Clara OCR will hopefully run on any graphic environment based on Xwindows, including KDE, GNOME, CDE, WindowMaker and others. Clara OCR depends only on the X library, and does not require GTK, Qt or Motif to run. Clara OCR does not use the X Toolkit (aka "Xt"). Clara OCR has been successfully tested on X11R5 and X11R6 environments with twm, fvwm, mwm and others.
As a generic recogniser, Clara OCR may be tried with any language and any alphabet. However, there are some restrictions. Currently Clara OCR expects the words to be written horizontally, and there are some heuristics that suppose some geometric relationships typical for the Latin Alphabet and the accents used by most european languages. Support for language-specific spell checking is expected to be added soon.
No, Clara OCR does not support Unicode, and the support to the ISO-8859 charsets is partial.
No, Clara OCR is not omnifont. Clara OCR implements an OCR model based on training. This model makes training and revision one same thing, making possible to reuse training and revision information (see also the next question).
This is a quote from the Clara Advanced User's Manual:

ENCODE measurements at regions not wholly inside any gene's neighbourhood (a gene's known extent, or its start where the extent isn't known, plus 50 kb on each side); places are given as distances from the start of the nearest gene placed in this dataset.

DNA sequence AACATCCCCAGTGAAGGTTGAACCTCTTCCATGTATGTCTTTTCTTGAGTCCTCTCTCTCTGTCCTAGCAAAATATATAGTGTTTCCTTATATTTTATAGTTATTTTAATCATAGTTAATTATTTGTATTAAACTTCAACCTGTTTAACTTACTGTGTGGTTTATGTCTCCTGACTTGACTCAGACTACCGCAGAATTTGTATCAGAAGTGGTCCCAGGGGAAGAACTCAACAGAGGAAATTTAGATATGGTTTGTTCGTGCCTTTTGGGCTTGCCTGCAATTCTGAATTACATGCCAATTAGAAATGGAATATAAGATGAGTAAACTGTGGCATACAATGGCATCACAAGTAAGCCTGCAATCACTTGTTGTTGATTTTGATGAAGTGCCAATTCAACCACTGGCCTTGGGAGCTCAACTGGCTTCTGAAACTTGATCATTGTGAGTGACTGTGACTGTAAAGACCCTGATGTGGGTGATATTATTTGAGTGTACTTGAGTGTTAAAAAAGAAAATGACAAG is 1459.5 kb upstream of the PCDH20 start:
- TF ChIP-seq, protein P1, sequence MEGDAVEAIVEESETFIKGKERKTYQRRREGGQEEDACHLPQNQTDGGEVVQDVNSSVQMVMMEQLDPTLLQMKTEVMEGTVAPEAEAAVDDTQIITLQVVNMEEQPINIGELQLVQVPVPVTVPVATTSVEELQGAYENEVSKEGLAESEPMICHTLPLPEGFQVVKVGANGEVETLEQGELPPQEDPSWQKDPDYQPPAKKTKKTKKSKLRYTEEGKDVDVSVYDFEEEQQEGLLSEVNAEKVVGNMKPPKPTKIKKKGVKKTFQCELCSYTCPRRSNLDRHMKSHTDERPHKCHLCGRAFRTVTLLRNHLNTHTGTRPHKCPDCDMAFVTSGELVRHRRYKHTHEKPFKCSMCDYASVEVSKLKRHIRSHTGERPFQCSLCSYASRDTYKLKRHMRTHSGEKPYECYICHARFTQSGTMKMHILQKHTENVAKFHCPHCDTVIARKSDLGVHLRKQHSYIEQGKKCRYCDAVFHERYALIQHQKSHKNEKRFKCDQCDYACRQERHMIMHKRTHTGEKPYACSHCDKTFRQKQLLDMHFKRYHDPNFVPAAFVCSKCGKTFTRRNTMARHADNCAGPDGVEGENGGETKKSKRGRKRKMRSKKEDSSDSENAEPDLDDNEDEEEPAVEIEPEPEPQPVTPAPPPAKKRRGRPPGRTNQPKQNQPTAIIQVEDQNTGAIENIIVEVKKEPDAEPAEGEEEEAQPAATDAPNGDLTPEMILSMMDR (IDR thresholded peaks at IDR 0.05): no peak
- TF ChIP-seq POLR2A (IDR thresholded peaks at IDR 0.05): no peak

Clara differs from other OCR softwares in various aspects:
1. Most known OCRs are non-free and Clara is free. Clara focus the X windows system. Clara offers batch processing, a web interface and supports cooperative revision effort.
2. Most OCR softwares focus omnifont technology disregarding training. Clara does not implement omnifont techniques and concentrate on building specialized fonts (some day in the future, however, maybe we'll try classification techniques that do not require training).
3. Most OCR softwares make the revision of the recognized text a process totally separated from the recognition. Clara pragmatically joins the two processes, and makes training and revision parts of one same thing. In fact, the OCR model implemented by Clara is an interactive effort where the usage of the heuristics alternates with revision and fine-tuning of the OCR, guided by the user experience and feeling.
4. Clara allows to enter the transliteration of each pattern using an interface that displays a graphic cursor directly over the image of the scanned page, and builds and maintains a mapping between graphic symbols and their transliterations on the OCR output. This is a potentially useful mechanism for documentation systems, and a valuable tool for typists and reviewers. In fact, Clara OCR may be seen as a productivity tool for typists.